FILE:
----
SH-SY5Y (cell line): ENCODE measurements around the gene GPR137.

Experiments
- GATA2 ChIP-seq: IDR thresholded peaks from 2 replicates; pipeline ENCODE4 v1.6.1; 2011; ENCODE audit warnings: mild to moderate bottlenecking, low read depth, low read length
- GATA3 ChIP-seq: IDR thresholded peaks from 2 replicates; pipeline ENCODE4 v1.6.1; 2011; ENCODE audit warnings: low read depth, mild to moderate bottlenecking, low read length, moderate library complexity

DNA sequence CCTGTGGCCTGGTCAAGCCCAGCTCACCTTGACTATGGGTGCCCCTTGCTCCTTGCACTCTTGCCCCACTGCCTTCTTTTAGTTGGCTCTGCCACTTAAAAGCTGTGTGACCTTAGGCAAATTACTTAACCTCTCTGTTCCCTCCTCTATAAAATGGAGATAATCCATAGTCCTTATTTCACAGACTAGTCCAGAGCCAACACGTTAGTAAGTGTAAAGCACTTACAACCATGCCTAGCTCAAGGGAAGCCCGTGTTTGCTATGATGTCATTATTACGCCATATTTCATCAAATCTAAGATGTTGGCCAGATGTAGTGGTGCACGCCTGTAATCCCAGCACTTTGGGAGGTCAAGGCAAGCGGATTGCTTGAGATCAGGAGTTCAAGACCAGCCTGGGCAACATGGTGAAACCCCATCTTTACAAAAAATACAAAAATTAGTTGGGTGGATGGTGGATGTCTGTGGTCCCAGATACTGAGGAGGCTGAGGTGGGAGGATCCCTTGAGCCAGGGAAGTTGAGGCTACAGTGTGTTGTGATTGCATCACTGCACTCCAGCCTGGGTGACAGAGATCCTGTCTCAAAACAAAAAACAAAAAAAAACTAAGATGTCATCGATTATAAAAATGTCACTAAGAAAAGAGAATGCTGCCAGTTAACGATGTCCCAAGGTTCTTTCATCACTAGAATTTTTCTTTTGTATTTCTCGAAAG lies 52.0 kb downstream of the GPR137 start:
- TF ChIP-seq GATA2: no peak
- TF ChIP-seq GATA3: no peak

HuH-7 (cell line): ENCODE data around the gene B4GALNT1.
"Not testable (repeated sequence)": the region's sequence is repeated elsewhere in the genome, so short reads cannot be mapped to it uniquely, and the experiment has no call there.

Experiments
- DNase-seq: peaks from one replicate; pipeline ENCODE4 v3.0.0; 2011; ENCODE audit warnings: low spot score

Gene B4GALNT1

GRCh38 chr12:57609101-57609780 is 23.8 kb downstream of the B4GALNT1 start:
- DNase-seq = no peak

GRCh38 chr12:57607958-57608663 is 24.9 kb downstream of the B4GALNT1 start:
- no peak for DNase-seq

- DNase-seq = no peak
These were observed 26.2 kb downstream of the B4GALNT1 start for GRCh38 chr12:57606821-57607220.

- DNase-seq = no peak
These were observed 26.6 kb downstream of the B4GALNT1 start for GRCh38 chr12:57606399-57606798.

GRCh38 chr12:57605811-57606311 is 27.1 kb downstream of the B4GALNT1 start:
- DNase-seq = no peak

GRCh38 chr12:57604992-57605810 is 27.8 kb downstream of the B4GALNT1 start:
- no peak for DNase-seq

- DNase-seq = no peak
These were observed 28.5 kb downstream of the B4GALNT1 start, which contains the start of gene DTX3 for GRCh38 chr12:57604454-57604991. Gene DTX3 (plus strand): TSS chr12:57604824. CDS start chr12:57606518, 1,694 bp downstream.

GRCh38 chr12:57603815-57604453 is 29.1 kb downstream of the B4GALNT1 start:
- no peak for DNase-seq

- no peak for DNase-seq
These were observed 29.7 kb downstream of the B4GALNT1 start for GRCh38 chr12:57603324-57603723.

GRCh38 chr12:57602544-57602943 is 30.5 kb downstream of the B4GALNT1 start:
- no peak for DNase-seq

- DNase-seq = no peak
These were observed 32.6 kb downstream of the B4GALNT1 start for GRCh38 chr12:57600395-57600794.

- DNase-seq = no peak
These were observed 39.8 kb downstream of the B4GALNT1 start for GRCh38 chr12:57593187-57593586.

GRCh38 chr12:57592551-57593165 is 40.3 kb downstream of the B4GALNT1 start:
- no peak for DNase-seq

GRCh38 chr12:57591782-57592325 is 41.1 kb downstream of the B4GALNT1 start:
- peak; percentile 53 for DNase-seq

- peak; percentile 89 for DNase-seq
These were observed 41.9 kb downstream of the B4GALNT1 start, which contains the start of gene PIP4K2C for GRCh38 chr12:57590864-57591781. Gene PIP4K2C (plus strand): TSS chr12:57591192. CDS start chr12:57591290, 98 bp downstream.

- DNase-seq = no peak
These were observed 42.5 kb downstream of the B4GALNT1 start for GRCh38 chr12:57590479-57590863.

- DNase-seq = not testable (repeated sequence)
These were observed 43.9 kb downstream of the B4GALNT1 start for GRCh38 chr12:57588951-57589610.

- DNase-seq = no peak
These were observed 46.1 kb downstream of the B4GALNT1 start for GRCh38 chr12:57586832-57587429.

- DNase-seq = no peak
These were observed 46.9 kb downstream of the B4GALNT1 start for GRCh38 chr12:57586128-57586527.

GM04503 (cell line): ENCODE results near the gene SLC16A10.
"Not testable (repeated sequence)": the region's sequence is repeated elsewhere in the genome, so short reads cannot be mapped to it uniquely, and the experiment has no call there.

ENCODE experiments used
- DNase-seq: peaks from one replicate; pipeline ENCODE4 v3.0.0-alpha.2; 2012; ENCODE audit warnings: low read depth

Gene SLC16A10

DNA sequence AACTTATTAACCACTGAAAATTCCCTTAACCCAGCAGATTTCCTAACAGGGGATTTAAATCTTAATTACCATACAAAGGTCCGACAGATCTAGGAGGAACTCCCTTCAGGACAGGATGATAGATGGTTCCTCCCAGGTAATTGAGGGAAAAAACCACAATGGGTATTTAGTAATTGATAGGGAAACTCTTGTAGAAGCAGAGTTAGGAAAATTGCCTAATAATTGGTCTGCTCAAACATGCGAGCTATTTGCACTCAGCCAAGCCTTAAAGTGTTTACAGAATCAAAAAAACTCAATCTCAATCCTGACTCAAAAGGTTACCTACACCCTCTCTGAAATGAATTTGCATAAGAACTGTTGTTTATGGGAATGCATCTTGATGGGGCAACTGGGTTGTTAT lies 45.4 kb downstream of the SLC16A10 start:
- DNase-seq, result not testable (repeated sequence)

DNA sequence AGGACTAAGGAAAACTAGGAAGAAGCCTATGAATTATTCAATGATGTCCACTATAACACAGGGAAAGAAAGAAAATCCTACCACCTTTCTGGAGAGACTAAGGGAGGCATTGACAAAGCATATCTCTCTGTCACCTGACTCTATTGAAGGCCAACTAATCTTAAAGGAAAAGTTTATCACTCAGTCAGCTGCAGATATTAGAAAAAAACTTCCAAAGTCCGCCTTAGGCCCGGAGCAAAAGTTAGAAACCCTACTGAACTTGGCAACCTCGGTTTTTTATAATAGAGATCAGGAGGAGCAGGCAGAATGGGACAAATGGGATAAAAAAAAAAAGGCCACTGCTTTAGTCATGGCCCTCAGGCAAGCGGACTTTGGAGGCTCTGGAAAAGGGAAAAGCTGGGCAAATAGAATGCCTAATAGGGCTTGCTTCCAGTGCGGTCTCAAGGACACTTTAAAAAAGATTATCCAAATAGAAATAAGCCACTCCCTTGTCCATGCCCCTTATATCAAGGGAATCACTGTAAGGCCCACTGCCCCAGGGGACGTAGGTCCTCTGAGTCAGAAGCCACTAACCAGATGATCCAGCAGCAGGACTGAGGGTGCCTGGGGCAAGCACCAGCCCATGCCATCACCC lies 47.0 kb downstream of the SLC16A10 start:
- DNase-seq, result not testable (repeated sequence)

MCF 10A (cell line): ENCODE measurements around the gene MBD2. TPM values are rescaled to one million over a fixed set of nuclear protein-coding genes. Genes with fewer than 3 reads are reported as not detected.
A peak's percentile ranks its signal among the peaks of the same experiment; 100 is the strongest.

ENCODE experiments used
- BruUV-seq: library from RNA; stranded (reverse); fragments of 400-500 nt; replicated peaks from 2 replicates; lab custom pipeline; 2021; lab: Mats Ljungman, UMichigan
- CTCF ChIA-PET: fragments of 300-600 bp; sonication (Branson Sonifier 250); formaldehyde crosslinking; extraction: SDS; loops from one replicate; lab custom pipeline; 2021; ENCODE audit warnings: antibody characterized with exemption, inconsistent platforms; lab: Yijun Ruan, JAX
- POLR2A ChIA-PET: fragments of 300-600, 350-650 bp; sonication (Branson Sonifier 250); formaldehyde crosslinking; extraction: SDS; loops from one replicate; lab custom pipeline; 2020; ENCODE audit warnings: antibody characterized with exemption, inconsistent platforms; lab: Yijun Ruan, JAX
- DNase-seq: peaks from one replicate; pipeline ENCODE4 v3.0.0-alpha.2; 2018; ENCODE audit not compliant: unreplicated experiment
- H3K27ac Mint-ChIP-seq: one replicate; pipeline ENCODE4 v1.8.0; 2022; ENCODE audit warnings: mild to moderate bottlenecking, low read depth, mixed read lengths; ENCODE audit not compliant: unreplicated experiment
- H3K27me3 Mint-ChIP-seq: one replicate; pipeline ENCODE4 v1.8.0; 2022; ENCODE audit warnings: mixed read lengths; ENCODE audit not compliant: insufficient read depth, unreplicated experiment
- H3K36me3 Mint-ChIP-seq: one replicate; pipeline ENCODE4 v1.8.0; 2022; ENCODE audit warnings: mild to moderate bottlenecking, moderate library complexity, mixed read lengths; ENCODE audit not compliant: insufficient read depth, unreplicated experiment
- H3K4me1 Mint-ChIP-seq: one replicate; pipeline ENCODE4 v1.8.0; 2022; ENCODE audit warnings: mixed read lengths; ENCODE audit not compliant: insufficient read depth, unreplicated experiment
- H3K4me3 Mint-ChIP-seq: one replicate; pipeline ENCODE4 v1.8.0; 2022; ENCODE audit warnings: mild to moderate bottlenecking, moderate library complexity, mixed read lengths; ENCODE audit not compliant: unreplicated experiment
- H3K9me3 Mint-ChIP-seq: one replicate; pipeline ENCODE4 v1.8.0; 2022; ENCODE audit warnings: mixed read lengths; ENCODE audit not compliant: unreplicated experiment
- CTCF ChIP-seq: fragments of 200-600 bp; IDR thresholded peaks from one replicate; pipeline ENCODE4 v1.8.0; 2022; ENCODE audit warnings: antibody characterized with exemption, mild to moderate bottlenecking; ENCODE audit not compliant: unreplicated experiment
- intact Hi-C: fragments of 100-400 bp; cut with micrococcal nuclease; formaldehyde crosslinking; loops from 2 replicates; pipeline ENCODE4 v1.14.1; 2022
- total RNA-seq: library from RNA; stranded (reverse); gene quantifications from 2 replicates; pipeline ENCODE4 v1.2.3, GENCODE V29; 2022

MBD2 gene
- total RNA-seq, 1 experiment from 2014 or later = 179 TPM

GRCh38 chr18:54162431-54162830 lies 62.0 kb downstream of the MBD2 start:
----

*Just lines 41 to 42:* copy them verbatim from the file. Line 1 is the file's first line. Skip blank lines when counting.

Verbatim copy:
- peak; percentile 89 for DNase-seq
These were observed 41.9 kb downstream of the B4GALNT1 start, which contains the start of gene PIP4K2C for GRCh38 chr12:57590864-57591781. Gene PIP4K2C (plus strand): TSS chr12:57591192. CDS start chr12:57591290, 98 bp downstream.